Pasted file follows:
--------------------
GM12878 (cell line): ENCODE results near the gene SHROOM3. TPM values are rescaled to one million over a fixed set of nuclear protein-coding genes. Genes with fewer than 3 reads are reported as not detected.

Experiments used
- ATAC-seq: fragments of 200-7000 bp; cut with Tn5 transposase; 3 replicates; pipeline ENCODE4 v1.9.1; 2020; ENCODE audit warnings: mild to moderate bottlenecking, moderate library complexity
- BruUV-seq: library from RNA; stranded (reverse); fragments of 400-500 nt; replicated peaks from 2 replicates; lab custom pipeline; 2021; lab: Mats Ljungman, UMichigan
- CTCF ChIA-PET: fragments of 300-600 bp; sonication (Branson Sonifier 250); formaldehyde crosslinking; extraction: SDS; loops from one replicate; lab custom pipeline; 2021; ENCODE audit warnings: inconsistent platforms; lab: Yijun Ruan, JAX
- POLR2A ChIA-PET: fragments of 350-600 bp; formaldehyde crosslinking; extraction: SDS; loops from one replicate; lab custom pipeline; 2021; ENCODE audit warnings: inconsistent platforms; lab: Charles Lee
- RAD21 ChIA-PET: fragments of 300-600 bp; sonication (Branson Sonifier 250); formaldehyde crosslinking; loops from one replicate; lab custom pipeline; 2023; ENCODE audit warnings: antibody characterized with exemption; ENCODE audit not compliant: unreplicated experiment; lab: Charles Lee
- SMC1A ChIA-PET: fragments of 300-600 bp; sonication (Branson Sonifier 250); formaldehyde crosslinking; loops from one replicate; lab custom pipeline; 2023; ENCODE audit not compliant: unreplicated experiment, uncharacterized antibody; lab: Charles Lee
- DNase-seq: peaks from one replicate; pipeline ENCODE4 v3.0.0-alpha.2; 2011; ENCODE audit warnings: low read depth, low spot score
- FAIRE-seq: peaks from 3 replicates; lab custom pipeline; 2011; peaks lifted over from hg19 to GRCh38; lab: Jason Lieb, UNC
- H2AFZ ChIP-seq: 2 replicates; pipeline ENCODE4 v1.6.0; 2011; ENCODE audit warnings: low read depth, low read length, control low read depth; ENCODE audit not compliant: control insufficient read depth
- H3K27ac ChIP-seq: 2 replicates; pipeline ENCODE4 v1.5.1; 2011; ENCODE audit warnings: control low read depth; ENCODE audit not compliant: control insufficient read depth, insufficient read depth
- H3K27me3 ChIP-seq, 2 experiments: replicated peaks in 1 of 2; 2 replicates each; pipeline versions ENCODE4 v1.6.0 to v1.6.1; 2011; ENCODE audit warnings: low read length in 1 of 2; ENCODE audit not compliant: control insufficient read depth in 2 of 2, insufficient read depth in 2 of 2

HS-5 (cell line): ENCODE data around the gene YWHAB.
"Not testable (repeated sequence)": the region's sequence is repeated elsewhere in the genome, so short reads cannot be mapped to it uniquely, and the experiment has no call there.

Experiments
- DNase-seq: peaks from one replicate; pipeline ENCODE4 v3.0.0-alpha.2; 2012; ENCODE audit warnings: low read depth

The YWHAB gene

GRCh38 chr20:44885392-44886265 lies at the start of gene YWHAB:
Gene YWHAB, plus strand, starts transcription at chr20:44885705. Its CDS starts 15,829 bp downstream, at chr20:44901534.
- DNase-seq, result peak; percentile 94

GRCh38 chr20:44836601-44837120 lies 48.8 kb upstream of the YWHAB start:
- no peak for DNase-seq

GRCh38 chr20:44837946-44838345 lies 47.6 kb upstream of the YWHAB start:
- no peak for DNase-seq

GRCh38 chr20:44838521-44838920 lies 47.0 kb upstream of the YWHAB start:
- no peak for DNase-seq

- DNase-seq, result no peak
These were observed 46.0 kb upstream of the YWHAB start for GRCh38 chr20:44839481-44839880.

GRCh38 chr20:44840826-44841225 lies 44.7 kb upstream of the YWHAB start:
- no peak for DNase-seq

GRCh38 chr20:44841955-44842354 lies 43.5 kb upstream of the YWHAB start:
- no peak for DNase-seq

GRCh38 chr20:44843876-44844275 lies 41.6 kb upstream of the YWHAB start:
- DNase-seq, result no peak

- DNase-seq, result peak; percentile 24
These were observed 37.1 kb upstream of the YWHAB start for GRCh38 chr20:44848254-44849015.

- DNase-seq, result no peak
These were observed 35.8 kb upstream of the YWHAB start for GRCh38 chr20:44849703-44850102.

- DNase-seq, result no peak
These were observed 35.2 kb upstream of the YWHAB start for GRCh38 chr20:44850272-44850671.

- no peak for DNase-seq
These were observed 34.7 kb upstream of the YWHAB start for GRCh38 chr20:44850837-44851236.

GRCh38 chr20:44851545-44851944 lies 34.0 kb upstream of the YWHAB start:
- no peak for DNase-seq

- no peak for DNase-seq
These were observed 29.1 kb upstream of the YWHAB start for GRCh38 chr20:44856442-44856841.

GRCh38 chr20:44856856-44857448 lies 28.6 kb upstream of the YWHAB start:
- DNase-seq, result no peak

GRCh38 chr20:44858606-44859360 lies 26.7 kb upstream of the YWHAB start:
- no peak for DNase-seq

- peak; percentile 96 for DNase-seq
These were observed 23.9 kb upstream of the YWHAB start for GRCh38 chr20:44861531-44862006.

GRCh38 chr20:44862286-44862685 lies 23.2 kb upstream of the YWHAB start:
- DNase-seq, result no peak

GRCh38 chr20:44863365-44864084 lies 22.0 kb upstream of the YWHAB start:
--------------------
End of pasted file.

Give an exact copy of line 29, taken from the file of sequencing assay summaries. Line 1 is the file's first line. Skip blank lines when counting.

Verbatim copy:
These were observed 46.0 kb upstream of the YWHAB start for GRCh38 chr20:44839481-44839880.